Alumni

Imparting Global Awareness: The Duality of Adventure and Education

International Roundtable

May 17, 2012: 6:00 PM - 9:00 PM

Globalization is placing new demands on the skills of the US workforce. With the perspective of a multicultural heritage and a career in international development and humanitarian assistance, Geeta Raj recognizes the necessity in building global awareness in US education. In the belief that education should be fun, Geeta builds excitement for global awareness through storytelling and adventure.

Where

Gleacher Center
608
450 Cityfront Plaza
Chicago, Illinois

Driving Directions:

www.gleachercenter.com

 

NOTE ON PARKING

300 East Illinois Street (AMC Theater-River East Self Park Garage)

$6.00 after 3:00 pm on weekdays and all day Saturday and Sunday for a 12-hour period

Garage: Self Park Facility

Payment: Automated; at pay-stations by cash or credit card or upon exit pay by credit card only.

To receive discounted rate: There is a card validator at the first floor security desk of the Gleacher Center. You will only need to insert your parking card in the validator and the new price will be automatically applied. When you leave the lot you will be charged for the lower $6.00 fee.

Detailed Directions:

Garage is located next to PJ Clarks and below the AMC Theater.

a) When traveling east on Illinois cross over Columbus and enter the Garage on the left (north) side of the street

b) If driving west on Grand (north of Theater), you can enter the garage ½ block before Columbus on the left (south) side of the street.

Event Details

Using four fictional characters, Clarity, Juliet, Noah and Clive, The Global Sleepover weaves fascinating tales of international adventure and invites children to join these fictional sleepover stories all over the world. The Global Sleepover offers books, Sleepover GearPacks, and is launching online interactive options and mobile applications.

How is this approach to building global awareness working? What does 'global awareness' actually look like upon graduation from middle school, high school, and the university? Will children today and in the future be graduating as world-ready citizens, able to successfully collaborate with their international peers? Finally, why is this necessary? Plan now to attend and expand your mind as Geeta takes you on a global tour -- passport and pajamas optional.

Cost

No Charge

Registration

Register Online

At times, we need to upgrade the room size to accommodate you so registering in advance helps make things go smoother.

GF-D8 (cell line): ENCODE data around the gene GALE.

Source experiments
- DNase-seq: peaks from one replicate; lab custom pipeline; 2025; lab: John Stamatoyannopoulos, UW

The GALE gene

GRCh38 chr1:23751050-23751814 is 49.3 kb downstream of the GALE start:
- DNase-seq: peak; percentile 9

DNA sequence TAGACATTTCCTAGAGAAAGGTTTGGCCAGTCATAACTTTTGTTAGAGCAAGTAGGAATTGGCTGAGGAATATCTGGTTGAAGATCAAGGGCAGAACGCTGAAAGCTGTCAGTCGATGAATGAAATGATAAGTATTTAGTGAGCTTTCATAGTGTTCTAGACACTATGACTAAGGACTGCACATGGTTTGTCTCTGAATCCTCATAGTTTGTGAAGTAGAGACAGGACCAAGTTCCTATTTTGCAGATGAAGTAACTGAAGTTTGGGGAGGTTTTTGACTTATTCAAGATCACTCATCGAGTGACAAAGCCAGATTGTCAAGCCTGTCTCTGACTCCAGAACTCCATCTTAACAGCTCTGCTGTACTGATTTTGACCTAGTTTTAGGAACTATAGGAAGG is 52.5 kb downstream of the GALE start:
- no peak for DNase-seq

Upcoming Sessions

Mark your calendar for upcoming International Roundtable sessions on the third Thursday of the month in 2012.

Deadline: 5/17/2012

Program

6:00 PM-6:30 PM: Networking

6:30 PM-8:00 PM: Presentation

8:00 PM-9:00 PM: Conversation at The Midway Club

Speaker Profiles

Geeta Raj (Speaker)
Founder, The Global Sleepover
http://www.globalsleepover.com

Geeta founded The Global Sleepover by combining the magic of Sleepovers and the excitement of traveling the world! When Geeta and her friends were 9, they started a Sleepover tradition which Geeta now continues with her god-daughter (who is also on the Sleepover team)! Geeta worked in international development and humanitarian assistance for over 10 years, 8 of these years as a Senior Program Analyst with the United States Agency for International Development (USAID). Her experiences working and living in Afghanistan, South Sudan, Colombia, the U.K., Albania, Serbia, Kosovo, Bulgaria, Bosnia and Herzegovina and other countries in the Balkans greatly influence her work on The Global Sleepover.

Geeta is a graduate of the Presidential Management Fellowship program in Washington, DC and serves as an Innovation Fellow with ConvergeUS. She is a two-time recipient of the Washington, DC Commission on the Arts Folk and Traditional Arts Grant and speaks Hindi, French and basic Spanish and Serbian. Originally from Boston, MA and Houston, TX, Geeta holds a BA in Creative Writing from University of Houston and a MA in International Peace and Conflict Resolution from American University in Washington, DC.

She learned about the unequivocal power of education through the example of her biological father. A refugee from the ethnic partition dividing India in 1947, he overcame economic and social adversity by earning 5 international degrees – truly transformative education. Geeta enjoys cooking, traveling, dancing, and anything that involves the imagination of children!